To help salmon and trout return from the ocean to their native streams to spawn, the dams have long operated fish “ladders” - gradually stepped-up watercourses that help the fish get around the massive vertical dams. But once hatched, the young fish have to get back downstream as well. Each spring and summer, juvenile salmon and steelhead attempt to navigate through an obstacle course of hydroelectric dams in their downstream imigration. Mortality in the early life stages is normally high due to factors including natural predation and human induced changes in habitat. By the time dams were built, the salmon population was severely depleted. To reverse the declining fish populations, a federal mandate now requires the power plants to shut down the power production during the peak migratory season or develop “fish friendly” solutions.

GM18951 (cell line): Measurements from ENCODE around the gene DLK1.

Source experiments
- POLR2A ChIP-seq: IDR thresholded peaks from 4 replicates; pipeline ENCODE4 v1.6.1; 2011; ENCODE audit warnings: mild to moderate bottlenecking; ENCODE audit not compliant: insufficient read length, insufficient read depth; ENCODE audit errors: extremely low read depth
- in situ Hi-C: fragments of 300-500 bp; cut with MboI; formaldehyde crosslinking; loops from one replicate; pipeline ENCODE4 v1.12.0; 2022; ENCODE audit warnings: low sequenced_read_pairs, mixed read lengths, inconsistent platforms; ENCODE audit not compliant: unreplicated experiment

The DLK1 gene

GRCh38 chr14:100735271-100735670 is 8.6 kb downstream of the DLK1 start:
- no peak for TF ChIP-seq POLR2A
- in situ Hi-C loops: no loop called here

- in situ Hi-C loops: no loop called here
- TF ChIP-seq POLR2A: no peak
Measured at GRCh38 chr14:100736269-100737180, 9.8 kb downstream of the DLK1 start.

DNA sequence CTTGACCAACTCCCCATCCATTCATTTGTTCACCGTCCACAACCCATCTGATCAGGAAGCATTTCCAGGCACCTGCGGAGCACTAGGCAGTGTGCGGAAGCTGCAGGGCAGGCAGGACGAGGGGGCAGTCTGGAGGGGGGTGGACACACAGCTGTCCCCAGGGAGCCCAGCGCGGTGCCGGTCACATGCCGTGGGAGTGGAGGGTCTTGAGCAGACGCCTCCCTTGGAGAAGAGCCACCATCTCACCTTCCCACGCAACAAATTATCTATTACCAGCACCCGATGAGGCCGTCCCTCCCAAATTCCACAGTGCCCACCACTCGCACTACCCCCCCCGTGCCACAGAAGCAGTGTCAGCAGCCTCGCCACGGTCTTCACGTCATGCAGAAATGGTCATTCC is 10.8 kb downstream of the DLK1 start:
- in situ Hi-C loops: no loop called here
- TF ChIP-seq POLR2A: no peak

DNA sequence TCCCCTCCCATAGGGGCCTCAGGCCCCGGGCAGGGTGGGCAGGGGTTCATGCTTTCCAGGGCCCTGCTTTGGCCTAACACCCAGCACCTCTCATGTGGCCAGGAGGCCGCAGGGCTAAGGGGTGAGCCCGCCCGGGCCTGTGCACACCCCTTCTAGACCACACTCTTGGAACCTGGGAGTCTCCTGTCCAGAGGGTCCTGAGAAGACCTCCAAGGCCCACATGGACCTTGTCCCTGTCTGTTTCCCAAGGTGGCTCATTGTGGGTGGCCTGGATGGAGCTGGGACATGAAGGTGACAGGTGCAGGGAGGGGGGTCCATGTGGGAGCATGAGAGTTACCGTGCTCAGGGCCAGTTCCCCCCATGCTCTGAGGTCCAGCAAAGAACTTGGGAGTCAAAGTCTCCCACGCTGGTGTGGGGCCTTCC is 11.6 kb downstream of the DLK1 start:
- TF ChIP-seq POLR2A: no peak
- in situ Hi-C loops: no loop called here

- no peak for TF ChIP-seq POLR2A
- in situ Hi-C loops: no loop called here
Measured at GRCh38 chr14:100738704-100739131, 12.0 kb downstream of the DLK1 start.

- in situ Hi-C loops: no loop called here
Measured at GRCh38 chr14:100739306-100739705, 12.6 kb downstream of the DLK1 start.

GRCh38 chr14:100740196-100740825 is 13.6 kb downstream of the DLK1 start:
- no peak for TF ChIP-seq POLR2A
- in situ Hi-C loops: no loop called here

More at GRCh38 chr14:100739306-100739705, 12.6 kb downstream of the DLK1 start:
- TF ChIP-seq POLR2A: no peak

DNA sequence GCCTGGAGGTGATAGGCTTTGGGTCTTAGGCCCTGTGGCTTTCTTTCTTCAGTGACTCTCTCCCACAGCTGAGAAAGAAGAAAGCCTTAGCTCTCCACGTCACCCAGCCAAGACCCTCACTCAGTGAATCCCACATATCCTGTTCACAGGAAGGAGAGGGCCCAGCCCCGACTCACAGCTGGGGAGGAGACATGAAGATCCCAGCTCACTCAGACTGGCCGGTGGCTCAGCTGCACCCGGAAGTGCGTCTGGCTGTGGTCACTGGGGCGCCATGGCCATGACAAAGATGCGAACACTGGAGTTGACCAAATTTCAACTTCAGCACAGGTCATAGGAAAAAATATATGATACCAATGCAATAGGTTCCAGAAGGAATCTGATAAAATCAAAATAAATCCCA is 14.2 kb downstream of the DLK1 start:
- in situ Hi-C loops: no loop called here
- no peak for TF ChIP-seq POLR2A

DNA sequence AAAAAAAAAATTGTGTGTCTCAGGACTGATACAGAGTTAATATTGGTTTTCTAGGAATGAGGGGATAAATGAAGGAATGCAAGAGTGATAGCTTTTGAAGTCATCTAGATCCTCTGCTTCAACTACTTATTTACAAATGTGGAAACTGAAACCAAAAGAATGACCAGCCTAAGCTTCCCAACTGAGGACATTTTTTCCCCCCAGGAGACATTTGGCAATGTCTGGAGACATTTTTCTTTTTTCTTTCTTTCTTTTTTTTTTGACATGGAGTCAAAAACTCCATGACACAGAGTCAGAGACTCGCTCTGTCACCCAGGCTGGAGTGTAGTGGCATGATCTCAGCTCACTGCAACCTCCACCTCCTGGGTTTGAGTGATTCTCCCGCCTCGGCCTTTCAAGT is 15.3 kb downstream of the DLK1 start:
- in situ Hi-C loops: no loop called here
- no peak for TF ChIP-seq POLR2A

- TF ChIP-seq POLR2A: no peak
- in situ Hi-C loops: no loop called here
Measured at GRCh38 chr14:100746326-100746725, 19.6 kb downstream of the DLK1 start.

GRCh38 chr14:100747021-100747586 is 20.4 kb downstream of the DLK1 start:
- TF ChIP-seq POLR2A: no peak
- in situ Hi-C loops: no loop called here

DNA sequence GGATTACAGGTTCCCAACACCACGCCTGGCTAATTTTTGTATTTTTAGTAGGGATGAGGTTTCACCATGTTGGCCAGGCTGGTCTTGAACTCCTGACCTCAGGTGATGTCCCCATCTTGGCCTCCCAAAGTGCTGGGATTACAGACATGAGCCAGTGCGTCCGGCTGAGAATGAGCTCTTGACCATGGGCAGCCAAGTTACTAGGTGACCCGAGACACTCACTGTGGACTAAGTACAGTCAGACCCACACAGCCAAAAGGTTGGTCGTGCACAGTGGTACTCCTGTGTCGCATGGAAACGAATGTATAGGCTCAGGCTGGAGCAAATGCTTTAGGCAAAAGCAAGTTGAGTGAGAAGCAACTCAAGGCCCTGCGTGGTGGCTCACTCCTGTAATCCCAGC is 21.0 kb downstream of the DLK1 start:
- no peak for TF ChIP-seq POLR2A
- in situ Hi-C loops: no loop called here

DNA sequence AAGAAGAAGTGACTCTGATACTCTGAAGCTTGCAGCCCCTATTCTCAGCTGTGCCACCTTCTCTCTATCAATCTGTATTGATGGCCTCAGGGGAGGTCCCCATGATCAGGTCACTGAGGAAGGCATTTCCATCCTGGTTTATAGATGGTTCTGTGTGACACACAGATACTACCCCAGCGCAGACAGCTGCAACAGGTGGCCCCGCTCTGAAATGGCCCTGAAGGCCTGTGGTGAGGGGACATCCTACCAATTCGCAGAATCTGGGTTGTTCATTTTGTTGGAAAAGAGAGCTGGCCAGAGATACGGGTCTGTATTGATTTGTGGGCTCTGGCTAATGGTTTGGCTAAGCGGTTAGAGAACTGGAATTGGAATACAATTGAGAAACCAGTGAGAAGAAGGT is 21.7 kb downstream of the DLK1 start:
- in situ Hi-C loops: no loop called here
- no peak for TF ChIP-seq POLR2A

To protect fish without losing valuable power, the operator at Rocky Reach Dam constructed a bypass powered by 29 pumps. A surface collector to guide fish around a hydro project was developed and tested by Chelan County PUD engineers and biologists. The system is based on sonar studies showing that fish generally travel in the upper 60 feet (18.3 metres) of the river. The surface collector system appeals to the natural instinct of juvenile fish to stay in that zone and follow the water flow - which in this case is created by powerful pumps from Xylem’s Flygt team. The water directs the fish into a bypass pipe, which moves them safely around the dam.